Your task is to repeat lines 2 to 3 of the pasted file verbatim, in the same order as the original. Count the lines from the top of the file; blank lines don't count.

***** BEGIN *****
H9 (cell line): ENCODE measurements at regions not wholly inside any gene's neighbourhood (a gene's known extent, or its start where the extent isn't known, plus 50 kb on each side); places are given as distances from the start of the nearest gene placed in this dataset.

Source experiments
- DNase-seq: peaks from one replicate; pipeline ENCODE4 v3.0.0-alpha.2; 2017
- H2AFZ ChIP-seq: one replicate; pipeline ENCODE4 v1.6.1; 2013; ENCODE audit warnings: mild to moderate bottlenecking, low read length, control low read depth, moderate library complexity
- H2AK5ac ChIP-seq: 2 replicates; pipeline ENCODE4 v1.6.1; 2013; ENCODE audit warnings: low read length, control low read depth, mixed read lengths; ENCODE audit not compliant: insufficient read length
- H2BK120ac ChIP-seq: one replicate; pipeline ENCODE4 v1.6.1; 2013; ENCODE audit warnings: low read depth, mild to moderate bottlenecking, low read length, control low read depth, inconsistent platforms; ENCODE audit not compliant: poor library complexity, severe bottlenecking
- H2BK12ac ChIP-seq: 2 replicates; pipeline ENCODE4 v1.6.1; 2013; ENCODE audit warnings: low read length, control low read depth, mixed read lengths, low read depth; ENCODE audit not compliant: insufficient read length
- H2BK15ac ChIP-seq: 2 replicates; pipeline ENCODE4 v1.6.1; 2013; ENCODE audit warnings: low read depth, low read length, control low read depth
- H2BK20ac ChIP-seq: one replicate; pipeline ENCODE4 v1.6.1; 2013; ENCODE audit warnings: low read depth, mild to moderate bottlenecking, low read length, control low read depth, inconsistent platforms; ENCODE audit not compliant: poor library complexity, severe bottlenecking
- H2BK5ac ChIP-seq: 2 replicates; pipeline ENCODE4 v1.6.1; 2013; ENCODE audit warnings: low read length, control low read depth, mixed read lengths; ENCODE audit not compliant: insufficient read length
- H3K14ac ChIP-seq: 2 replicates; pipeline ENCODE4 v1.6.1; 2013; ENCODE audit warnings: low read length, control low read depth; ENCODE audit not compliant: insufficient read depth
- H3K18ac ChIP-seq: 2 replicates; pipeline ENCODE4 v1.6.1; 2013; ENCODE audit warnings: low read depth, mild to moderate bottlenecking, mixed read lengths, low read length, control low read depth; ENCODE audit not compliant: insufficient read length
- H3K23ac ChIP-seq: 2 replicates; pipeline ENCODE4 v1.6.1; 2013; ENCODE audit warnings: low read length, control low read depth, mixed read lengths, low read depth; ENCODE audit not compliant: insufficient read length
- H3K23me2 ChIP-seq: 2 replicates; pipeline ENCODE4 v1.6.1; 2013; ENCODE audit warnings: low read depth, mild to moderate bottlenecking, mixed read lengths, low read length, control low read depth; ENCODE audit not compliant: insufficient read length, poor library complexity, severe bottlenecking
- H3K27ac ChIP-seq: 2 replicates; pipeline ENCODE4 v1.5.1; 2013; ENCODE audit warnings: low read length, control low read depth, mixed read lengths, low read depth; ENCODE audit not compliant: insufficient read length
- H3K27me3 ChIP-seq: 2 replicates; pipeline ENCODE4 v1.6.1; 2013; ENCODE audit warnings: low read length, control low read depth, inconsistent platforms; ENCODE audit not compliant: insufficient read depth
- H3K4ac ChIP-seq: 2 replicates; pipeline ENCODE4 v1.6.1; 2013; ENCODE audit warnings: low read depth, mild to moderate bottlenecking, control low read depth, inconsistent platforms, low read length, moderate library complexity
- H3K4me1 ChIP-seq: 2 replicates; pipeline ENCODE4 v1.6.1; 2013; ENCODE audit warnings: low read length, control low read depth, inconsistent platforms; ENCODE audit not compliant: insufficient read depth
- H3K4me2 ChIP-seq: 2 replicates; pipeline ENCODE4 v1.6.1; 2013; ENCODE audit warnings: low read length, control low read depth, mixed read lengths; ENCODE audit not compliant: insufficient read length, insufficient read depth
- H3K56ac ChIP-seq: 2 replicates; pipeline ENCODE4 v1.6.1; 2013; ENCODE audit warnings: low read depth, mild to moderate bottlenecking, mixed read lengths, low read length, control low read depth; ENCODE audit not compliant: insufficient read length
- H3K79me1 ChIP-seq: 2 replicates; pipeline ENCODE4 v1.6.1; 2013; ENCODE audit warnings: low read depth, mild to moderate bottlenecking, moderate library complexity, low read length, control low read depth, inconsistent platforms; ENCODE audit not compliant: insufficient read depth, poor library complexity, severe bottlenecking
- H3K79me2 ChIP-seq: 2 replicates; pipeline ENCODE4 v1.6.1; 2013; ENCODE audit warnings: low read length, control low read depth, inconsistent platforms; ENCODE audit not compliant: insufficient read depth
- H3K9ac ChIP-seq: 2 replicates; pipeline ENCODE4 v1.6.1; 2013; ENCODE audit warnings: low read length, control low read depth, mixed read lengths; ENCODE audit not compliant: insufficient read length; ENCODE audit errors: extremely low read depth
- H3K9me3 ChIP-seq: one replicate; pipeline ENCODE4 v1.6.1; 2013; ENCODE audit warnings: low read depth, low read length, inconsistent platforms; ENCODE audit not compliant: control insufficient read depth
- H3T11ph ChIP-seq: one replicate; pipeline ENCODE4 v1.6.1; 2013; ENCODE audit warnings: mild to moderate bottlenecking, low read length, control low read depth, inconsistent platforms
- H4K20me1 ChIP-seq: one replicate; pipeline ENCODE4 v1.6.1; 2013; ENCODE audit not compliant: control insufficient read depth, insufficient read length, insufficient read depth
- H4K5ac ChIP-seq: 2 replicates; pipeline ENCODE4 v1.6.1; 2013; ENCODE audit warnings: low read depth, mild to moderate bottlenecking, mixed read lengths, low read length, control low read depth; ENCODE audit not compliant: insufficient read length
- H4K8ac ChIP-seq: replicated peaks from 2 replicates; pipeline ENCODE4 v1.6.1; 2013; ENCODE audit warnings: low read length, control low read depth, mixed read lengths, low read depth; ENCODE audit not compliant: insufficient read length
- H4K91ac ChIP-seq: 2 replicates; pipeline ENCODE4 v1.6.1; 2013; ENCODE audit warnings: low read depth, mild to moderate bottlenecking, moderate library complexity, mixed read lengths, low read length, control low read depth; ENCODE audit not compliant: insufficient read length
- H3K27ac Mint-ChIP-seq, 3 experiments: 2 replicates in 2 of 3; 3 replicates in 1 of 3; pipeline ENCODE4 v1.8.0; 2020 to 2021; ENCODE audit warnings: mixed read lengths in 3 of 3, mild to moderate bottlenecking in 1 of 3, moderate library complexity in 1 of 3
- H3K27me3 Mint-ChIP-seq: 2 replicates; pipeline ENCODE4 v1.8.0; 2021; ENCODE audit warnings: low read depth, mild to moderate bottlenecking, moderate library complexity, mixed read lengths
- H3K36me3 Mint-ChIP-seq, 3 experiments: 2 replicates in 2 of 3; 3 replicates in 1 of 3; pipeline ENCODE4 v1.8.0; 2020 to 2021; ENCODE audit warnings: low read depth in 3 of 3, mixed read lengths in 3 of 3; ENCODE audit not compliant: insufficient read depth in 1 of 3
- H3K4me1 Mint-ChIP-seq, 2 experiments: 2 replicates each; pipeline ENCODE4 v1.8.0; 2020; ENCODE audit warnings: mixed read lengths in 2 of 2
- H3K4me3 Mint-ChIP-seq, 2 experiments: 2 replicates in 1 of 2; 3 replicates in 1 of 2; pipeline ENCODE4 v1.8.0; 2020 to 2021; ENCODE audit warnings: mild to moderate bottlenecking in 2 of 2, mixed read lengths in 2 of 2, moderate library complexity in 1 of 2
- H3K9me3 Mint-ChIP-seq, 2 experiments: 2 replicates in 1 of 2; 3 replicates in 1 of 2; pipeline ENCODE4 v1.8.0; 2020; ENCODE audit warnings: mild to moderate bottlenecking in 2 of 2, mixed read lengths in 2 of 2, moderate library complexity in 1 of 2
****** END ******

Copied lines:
Source experiments
- DNase-seq: peaks from one replicate; pipeline ENCODE4 v3.0.0-alpha.2; 2017